Even though it has much less of an effect on performance, the fast/slow memory thing has more of an odour about it, since it’s less attributable to a simply clerical error and more into withholding information. It’s possible they didn’t think people would care and so didn’t think it worth mentioning, but given their target market segment was bleeding-edge performance-chasers, I doubt it

    • Beanbee says:

      Yeah, have to say I would have paid exactly the same for it if they were the specs advertised.

      Still, always good to keep a keen eye on this kind of thing. It might be trivial here, but after that whole VW scandal… That one will probably result in the shortening of quite a few people’s lives.

  2. Carra says:

    Just got my 1060 yesterday. Let’s hope I get €30 back too next year :)

  3. BobbyDylan says:

    The case was a slam dunk after this interview with a former emplyee was leaked:

  4. lglethal says:

    What are the chances Nvidia will be generous and will offer the refund/rebate to their non-litigious customers (i.e. not Americans?).

    Did I just hear crickets chirping?

    • fish99 says:

      Yeah it won’t be great PR for them if they don’t extend this to europe/Asia.

      • ThePuzzler says:

        Bad PR, but probably not bad enough PR to stop people buying their new cards.

        • rb207 says:

          Their isnt much apparent competition for Nvidia.

        • Caiman says:

          Possibly because I didn’t buy my card based on its technical specifications, but on its actual benchmarks in games. I didn’t therefore feel ripped off when it had slightly less performance than the specs would have given it, because those specs are basically meaningless compared with its actual performance (which is what I paid for). It was however a valid legal excuse for someone to make a buck (well, 30 of them) by suing them.

          • fish99 says:

            I’m not sure it’s quite that simple. At the time of the 970 release, there were few games that would push vram usage over 3.5GB, but there’s a decent amount now. I have stuttering issues in some games which, in theory, could be down to the bandwidth issue with the last 0.5GB.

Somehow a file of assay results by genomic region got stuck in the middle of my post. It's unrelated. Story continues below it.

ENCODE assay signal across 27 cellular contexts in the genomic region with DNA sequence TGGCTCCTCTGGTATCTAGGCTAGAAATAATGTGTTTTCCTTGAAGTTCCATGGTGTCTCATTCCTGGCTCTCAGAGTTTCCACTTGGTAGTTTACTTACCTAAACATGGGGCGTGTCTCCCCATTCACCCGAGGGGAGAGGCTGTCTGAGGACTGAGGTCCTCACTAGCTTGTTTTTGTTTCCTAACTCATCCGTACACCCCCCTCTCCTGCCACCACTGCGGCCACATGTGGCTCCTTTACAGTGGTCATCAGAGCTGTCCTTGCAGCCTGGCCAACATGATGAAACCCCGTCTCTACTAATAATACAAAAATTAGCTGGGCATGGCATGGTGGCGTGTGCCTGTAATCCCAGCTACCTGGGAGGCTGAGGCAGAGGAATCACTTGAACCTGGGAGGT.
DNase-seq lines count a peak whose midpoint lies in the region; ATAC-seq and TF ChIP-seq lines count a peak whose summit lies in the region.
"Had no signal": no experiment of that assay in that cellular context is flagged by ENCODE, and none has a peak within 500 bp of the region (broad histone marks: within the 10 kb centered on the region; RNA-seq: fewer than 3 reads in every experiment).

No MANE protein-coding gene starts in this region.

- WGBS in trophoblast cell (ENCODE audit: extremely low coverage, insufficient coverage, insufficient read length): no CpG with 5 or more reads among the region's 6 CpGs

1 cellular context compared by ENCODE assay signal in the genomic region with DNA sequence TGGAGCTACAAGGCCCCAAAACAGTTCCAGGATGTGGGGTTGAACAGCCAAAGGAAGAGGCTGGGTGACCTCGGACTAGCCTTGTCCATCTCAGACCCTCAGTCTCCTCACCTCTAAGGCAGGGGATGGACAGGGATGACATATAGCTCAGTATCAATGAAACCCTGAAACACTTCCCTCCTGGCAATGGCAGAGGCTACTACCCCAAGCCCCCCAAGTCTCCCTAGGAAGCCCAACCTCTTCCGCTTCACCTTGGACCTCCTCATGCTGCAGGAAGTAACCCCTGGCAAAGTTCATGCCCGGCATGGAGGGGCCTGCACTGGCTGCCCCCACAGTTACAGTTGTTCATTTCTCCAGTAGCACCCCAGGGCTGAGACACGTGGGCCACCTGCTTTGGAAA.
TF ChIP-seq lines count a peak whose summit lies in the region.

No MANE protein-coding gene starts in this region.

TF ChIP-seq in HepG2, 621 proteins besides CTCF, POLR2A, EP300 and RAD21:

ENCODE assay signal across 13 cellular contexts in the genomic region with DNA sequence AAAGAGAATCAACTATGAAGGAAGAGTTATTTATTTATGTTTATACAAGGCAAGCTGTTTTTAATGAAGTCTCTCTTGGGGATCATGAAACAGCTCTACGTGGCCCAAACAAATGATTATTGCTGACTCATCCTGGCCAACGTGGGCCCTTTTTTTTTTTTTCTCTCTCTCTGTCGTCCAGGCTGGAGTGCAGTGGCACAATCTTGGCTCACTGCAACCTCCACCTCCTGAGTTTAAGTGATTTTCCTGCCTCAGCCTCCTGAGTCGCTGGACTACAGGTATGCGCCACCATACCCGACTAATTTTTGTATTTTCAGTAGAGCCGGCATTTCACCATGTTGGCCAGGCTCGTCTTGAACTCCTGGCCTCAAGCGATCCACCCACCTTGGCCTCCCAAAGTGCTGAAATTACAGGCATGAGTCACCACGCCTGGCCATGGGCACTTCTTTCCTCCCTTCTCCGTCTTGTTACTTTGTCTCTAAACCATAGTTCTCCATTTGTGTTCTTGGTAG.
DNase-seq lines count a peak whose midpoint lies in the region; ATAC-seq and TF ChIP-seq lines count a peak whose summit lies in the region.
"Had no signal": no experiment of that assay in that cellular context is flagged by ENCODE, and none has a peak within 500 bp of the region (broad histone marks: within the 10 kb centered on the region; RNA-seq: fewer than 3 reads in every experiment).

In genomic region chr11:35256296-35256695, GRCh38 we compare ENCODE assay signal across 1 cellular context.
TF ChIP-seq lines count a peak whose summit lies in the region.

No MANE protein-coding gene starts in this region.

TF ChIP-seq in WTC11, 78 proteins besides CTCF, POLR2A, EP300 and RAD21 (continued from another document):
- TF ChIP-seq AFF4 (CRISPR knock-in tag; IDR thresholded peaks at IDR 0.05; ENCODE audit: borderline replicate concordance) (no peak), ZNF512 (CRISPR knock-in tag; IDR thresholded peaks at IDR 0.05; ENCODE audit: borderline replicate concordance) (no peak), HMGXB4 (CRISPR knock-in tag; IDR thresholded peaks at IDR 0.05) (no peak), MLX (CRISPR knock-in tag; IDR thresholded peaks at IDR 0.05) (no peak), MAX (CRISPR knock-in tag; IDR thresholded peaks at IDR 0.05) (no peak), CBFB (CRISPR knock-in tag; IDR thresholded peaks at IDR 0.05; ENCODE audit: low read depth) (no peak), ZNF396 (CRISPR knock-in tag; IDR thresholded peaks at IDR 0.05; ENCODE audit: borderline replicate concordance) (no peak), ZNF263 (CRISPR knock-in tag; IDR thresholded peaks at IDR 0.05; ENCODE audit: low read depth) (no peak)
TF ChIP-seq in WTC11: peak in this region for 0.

• zenon88 says:

        I for one live in Europe bought a 970, and I have decided not to buy the 1080 to go with my 4k screen.
        Although other factors are involved in this decision, loss of confidence in Nvidia sure is one of them. Maybe a little check would ease my feeling; but as it stands they lost one customer, unless Vega is utterly useless:S

    • Premium User Badge

      liquidsoap89 says:

      Us Canadians feel that way all the time.

  5. Ghostwise says:

    Apparently, the card also had a problem with high diesel emissions outside of strict bench testing conditions.

    • Capt. Bumchum McMerryweather says:

      Try the new 970 GTi, I hear that they have fixed the problem. That being said, who wants diesel GPUs these days anyway?

    • Premium User Badge

      DelrueOfDetroit says:

      If that happens you just need to top up the freon. The ball-bearings are overheated.

  6. pepperfez says:

    I’m convinced that within the next ten years we’ll be running all our graphics cards on electricity, anyway, even if it takes serious shifts in government policy.

  7. Circlestrafe says:

    People blew this marketing mis-information completely out of the ball park. Who doesn’t embellish when advertising? Then again, I’ll take my $30 and apply it to my next EVGA Nvidia GPU!

  8. KastaRules says:

    I just sold mine after I got myself a GTX 1070. Performance wise it is a huge leap forward when using a three screen setup, much more than I expected!